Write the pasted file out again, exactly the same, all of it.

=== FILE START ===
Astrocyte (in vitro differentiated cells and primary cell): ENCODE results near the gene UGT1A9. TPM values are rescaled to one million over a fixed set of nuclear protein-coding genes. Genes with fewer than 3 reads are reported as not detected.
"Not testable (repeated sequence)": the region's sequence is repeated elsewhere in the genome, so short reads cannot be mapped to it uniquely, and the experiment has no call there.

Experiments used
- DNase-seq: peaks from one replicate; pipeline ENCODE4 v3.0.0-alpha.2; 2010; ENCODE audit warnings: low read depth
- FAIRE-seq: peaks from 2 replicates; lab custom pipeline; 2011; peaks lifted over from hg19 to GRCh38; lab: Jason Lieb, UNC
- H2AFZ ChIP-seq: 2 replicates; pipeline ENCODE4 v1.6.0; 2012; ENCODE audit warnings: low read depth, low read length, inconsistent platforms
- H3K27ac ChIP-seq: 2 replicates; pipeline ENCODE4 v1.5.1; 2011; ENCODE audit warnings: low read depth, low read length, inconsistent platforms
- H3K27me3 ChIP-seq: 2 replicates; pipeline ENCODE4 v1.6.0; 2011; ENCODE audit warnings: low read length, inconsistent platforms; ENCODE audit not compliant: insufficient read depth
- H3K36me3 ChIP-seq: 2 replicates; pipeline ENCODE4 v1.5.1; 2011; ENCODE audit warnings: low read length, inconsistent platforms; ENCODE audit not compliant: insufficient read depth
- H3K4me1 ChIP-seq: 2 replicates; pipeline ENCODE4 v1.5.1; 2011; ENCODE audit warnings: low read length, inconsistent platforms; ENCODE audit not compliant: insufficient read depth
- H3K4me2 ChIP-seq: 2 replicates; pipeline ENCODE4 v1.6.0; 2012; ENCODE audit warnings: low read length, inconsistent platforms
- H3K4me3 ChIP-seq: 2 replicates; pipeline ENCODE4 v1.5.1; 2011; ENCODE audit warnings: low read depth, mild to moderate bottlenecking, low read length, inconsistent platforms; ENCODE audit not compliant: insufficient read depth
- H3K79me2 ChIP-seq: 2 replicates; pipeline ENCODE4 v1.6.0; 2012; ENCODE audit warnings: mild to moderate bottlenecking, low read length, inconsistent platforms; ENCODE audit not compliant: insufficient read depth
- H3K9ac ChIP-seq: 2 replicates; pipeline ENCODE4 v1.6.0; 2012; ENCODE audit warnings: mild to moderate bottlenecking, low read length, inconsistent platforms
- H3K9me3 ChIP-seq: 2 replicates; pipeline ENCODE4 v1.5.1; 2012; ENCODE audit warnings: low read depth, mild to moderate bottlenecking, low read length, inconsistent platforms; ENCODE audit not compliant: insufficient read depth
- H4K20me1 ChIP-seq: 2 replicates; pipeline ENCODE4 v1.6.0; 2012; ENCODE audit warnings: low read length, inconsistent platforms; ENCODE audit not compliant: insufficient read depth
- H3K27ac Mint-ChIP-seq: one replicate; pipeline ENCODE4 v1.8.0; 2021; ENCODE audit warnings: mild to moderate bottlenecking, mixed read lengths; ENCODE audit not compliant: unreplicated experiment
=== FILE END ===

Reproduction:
Astrocyte (in vitro differentiated cells and primary cell): ENCODE results near the gene UGT1A9. TPM values are rescaled to one million over a fixed set of nuclear protein-coding genes. Genes with fewer than 3 reads are reported as not detected.
"Not testable (repeated sequence)": the region's sequence is repeated elsewhere in the genome, so short reads cannot be mapped to it uniquely, and the experiment has no call there.

Experiments used
- DNase-seq: peaks from one replicate; pipeline ENCODE4 v3.0.0-alpha.2; 2010; ENCODE audit warnings: low read depth
- FAIRE-seq: peaks from 2 replicates; lab custom pipeline; 2011; peaks lifted over from hg19 to GRCh38; lab: Jason Lieb, UNC
- H2AFZ ChIP-seq: 2 replicates; pipeline ENCODE4 v1.6.0; 2012; ENCODE audit warnings: low read depth, low read length, inconsistent platforms
- H3K27ac ChIP-seq: 2 replicates; pipeline ENCODE4 v1.5.1; 2011; ENCODE audit warnings: low read depth, low read length, inconsistent platforms
- H3K27me3 ChIP-seq: 2 replicates; pipeline ENCODE4 v1.6.0; 2011; ENCODE audit warnings: low read length, inconsistent platforms; ENCODE audit not compliant: insufficient read depth
- H3K36me3 ChIP-seq: 2 replicates; pipeline ENCODE4 v1.5.1; 2011; ENCODE audit warnings: low read length, inconsistent platforms; ENCODE audit not compliant: insufficient read depth
- H3K4me1 ChIP-seq: 2 replicates; pipeline ENCODE4 v1.5.1; 2011; ENCODE audit warnings: low read length, inconsistent platforms; ENCODE audit not compliant: insufficient read depth
- H3K4me2 ChIP-seq: 2 replicates; pipeline ENCODE4 v1.6.0; 2012; ENCODE audit warnings: low read length, inconsistent platforms
- H3K4me3 ChIP-seq: 2 replicates; pipeline ENCODE4 v1.5.1; 2011; ENCODE audit warnings: low read depth, mild to moderate bottlenecking, low read length, inconsistent platforms; ENCODE audit not compliant: insufficient read depth
- H3K79me2 ChIP-seq: 2 replicates; pipeline ENCODE4 v1.6.0; 2012; ENCODE audit warnings: mild to moderate bottlenecking, low read length, inconsistent platforms; ENCODE audit not compliant: insufficient read depth
- H3K9ac ChIP-seq: 2 replicates; pipeline ENCODE4 v1.6.0; 2012; ENCODE audit warnings: mild to moderate bottlenecking, low read length, inconsistent platforms
- H3K9me3 ChIP-seq: 2 replicates; pipeline ENCODE4 v1.5.1; 2012; ENCODE audit warnings: low read depth, mild to moderate bottlenecking, low read length, inconsistent platforms; ENCODE audit not compliant: insufficient read depth
- H4K20me1 ChIP-seq: 2 replicates; pipeline ENCODE4 v1.6.0; 2012; ENCODE audit warnings: low read length, inconsistent platforms; ENCODE audit not compliant: insufficient read depth
- H3K27ac Mint-ChIP-seq: one replicate; pipeline ENCODE4 v1.8.0; 2021; ENCODE audit warnings: mild to moderate bottlenecking, mixed read lengths; ENCODE audit not compliant: unreplicated experiment